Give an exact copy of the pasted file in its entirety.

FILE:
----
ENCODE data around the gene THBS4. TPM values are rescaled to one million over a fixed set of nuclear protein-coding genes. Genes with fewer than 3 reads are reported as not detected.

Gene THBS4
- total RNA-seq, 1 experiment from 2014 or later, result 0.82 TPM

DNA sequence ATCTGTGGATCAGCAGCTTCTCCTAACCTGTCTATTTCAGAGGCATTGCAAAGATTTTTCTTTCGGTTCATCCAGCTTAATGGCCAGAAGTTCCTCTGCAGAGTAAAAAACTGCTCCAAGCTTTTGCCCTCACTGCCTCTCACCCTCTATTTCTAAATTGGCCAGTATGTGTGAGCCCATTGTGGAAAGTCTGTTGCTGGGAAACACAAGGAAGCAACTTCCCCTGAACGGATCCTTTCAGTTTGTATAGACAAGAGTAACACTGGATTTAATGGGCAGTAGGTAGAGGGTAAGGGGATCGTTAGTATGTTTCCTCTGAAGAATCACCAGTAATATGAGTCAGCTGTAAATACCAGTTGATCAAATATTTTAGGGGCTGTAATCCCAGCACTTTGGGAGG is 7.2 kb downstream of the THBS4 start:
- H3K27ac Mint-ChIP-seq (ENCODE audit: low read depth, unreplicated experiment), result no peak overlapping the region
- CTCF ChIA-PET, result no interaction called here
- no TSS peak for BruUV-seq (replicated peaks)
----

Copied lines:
ENCODE data around the gene THBS4. TPM values are rescaled to one million over a fixed set of nuclear protein-coding genes. Genes with fewer than 3 reads are reported as not detected.

Gene THBS4
- total RNA-seq, 1 experiment from 2014 or later, result 0.82 TPM

DNA sequence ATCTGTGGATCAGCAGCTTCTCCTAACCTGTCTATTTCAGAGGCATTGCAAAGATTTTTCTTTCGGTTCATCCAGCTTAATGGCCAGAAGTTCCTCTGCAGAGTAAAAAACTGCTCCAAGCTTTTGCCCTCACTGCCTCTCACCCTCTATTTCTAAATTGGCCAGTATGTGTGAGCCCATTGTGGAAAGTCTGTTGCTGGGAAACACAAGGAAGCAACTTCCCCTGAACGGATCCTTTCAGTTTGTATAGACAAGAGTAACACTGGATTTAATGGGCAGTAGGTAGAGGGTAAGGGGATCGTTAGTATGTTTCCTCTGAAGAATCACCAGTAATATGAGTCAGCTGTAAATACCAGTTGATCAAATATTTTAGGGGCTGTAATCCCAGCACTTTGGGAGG is 7.2 kb downstream of the THBS4 start:
- H3K27ac Mint-ChIP-seq (ENCODE audit: low read depth, unreplicated experiment), result no peak overlapping the region
- CTCF ChIA-PET, result no interaction called here
- no TSS peak for BruUV-seq (replicated peaks)